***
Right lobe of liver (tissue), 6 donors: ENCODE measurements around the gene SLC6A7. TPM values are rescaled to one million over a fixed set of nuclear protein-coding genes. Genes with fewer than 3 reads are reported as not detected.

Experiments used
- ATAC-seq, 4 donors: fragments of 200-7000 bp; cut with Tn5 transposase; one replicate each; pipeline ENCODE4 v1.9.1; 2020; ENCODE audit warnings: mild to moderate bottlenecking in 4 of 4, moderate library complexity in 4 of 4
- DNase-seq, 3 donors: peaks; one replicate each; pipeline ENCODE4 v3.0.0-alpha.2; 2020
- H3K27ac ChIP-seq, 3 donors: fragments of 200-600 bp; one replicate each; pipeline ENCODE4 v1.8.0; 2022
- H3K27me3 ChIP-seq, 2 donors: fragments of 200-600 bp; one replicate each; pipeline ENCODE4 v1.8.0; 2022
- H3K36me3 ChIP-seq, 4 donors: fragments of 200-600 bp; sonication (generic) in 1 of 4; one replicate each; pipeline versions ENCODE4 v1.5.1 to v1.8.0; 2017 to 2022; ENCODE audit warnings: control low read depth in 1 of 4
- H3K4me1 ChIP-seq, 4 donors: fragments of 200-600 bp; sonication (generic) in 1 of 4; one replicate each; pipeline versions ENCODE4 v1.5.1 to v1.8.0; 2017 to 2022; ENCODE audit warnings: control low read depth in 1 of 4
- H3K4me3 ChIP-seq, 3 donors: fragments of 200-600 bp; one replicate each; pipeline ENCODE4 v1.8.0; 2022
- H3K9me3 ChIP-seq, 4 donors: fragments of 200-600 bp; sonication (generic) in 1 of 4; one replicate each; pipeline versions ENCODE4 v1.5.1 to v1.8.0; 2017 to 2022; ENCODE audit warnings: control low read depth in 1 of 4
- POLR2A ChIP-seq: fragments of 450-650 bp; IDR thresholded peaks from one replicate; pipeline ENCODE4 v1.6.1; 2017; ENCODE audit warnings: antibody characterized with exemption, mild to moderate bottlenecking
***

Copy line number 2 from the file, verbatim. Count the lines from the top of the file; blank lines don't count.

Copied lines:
Experiments used